Today, I
saw a house-cat hunting a squirrel. The cat crept up on the unsuspecting
creature, carefully trying to get within range of a giant leap and an
unleashing of claws and teeth. One could see thousands of years of instincts and
intuition, passed down from ancient ancestors, coiled up in the body of this
domesticated cat. Something told me this cat was exceptionally good at hunting.
Even the fact that he would set his sights on a squirrel was laudable. A
squirrel that is capable of quickly climbing fences and trees in a flash is not
easy prey. What made this vignette sad was the fact that the cat wore a bell.
No matter how hard the cat might try to creep up on its target, a slight
movement of the bell would give away the position of the cat and alert its
quarry. The owner was likely tired of the cat bringing home fresh kills to the
house. Cats will do that you know. They are proud of their accomplishments and
seek approval from those that love them. The cat may not be hungry, but some
ancient instinct stirs in its mind and calls the cat to hunt. Some would accuse
the cat of killing for sport. I do not think we should readily jump to that
conclusion. Who knows what rare minerals or amino acids may be lacking in the
body of this cat. Perhaps it is a specific hunger that drives it to crave this
most ancient meat. Or perhaps it is the “call of the wild” inside this cat – a wild
side that cannot be tamed – that calls to its nose and nervous system.
How sad to
be caged without a cage. How sad to feel the pull toward something for which it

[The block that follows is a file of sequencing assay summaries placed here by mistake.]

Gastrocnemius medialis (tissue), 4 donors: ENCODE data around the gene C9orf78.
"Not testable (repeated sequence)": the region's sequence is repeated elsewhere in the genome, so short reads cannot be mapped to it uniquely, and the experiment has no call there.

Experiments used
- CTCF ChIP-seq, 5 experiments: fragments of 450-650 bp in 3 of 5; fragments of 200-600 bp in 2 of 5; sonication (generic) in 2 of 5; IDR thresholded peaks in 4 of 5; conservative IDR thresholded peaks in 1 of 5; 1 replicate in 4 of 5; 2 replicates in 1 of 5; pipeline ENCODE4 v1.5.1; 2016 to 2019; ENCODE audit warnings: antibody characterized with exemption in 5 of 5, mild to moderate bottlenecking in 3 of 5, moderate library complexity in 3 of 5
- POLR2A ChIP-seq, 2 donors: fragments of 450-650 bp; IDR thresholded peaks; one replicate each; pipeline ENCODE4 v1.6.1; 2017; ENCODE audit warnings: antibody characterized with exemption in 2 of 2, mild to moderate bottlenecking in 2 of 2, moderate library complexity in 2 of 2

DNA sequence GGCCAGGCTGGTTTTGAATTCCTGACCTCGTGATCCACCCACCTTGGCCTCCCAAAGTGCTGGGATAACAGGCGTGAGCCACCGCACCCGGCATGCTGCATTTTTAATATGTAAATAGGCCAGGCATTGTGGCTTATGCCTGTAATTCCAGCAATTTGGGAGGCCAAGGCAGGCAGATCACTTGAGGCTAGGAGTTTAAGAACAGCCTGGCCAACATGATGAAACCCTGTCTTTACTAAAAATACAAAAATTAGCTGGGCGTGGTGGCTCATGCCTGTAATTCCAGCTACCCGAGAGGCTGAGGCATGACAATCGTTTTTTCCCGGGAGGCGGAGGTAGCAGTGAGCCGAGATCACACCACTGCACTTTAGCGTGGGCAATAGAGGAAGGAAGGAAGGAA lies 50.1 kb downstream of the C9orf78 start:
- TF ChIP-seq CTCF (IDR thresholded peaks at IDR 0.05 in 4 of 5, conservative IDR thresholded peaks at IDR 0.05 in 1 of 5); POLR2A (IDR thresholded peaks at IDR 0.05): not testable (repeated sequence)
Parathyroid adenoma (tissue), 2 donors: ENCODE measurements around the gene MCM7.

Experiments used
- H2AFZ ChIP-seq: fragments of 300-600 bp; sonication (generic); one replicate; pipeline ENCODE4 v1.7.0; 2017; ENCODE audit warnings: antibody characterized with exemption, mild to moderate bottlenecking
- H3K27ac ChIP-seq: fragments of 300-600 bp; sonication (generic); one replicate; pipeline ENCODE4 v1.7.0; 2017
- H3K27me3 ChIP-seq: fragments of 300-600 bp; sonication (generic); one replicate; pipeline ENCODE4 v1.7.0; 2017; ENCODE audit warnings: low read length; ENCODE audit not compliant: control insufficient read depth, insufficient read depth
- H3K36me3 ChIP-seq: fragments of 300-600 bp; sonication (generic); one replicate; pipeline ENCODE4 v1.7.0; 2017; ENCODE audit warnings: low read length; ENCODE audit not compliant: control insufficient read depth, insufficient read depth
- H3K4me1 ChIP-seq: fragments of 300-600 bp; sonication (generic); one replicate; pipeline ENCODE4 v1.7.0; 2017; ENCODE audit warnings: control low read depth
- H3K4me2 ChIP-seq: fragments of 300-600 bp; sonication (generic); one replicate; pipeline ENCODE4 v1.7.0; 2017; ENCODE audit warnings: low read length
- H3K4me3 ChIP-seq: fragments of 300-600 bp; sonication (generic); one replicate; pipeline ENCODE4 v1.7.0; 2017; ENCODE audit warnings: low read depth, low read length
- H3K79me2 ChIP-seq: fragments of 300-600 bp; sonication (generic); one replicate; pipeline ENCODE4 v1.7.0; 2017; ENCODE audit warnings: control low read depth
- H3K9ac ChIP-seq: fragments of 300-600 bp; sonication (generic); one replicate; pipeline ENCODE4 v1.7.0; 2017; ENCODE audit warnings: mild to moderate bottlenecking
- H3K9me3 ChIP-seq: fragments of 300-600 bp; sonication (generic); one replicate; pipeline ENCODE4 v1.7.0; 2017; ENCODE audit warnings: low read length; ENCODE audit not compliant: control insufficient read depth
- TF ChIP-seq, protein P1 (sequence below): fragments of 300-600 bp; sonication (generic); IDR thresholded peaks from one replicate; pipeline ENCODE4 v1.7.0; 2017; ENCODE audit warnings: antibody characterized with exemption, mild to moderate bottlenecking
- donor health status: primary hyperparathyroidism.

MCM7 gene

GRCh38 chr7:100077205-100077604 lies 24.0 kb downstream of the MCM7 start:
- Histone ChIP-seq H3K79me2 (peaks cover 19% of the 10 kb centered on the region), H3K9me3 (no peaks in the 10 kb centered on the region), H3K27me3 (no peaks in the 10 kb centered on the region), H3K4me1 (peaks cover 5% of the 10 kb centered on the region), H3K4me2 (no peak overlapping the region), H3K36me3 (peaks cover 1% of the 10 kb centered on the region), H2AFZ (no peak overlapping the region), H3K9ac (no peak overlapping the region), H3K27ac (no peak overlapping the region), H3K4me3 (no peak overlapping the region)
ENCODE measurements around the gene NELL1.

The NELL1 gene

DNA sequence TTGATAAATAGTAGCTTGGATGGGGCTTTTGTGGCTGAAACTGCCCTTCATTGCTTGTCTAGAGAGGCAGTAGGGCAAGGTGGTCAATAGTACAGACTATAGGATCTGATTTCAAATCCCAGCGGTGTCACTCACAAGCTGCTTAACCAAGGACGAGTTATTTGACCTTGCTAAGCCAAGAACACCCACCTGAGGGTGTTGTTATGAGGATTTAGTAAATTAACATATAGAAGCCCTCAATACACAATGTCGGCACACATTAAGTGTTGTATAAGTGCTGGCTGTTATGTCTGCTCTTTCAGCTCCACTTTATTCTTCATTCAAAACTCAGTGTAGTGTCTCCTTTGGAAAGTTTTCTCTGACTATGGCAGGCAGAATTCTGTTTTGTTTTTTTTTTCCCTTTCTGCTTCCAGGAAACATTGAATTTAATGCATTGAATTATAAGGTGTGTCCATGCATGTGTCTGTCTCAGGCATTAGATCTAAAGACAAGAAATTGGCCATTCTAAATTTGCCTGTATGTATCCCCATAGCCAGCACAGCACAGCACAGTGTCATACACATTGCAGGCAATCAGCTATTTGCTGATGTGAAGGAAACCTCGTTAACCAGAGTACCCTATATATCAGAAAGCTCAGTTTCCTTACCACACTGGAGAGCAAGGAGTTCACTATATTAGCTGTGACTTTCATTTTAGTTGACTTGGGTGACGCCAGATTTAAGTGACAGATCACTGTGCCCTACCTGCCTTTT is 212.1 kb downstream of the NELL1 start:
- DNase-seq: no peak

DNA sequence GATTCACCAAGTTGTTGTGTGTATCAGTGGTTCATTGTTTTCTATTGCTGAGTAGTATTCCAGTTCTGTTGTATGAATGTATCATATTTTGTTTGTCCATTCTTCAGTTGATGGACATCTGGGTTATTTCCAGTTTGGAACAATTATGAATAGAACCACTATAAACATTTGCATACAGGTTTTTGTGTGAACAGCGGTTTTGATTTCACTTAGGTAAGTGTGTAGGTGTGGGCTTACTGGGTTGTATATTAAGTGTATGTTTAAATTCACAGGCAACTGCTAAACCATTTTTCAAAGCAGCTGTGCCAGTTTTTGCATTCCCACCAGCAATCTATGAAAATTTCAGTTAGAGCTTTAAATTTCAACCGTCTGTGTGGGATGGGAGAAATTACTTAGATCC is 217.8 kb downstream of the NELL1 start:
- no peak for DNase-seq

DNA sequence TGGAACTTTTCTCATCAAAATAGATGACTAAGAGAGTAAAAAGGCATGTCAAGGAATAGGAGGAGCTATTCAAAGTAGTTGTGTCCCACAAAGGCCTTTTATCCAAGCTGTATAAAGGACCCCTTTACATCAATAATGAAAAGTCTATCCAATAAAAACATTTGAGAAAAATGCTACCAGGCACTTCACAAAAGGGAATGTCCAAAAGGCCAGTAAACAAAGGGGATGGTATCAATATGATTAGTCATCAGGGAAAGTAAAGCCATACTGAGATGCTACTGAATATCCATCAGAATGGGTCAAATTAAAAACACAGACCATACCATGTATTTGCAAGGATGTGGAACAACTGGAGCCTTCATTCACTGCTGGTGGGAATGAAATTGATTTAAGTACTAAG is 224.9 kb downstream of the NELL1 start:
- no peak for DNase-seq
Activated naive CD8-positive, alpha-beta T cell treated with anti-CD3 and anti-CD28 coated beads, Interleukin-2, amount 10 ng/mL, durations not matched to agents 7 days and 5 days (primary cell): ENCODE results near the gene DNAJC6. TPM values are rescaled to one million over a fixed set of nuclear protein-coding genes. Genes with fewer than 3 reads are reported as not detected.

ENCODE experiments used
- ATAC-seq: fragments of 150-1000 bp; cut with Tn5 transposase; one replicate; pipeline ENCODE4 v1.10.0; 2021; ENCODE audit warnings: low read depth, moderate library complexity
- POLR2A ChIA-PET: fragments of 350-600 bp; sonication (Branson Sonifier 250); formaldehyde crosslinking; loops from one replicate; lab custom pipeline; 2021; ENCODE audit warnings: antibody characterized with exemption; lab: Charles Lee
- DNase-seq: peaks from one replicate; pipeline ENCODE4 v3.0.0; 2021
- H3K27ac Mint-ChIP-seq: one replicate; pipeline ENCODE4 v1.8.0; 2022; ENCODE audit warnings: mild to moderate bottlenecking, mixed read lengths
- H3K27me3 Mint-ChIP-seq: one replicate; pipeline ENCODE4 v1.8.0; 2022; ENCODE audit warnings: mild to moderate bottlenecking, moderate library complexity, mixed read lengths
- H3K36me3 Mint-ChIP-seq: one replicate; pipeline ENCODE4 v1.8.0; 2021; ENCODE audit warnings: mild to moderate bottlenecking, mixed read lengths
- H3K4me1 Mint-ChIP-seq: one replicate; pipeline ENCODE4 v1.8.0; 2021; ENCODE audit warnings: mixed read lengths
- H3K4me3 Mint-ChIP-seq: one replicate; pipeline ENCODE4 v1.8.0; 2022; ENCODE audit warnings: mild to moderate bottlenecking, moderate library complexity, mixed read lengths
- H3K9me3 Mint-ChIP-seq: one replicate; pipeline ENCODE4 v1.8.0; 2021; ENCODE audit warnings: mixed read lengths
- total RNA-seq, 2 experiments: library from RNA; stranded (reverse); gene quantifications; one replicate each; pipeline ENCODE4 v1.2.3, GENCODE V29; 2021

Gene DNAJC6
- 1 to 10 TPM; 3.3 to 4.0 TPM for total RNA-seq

has been made, with barriers that work against the fulfillment of purpose.
There is a bigger story here.
How many
people may be living a similarly caged life – caged by an almost imperceptible
bell that seeks to keep them from their true calling? I do not speak of selfish
goals or desires that enhance the individual. I speak of the person that each
of us was designed to be. Those who think there is no design should stop
reading here. Those who believe we are a product of chance driven by internal
cravings for personal profit will be disappointed by the conclusion of this
post. I speak instead of the very design of each person, the gifts and talents
placed in our bodies and minds by one who has known us before we were conceived
(Jeremiah 1:5; Psalm 139:15, 16; Isaiah 49:5). I speak of the thousands of
years that have come and gone before, leading to a moment in history for
which God has ordained us for the collective purposes of the world as it is
today. Without a picture of who God made each of us to be, we will forever be
pacing the cage; forever battling the barriers that keep us from our true
calling. Even the cat is driven by a will to enhance the fortunes of his family
that carry its genes into the generations to come, how much more has God made
each of us for improving the future of humans and the welfare of others around
us? How many of us might agree with the sentiments of Bruce Cockburn’s song
when he says,
I’ve proven who I am so many times
The magnetic strip’s worn thin
And each time I was someone else
And every one was taken in[1]
I pray that
each of us might seek our true calling and not an image we wish others would
believe. May the barriers that keep us from the things to which our God calls
us be shattered and torn away – like the bell I removed from a cat’s collar.

Pacing the Cage;” Bruce
Cockburn, The Charity of the Night,

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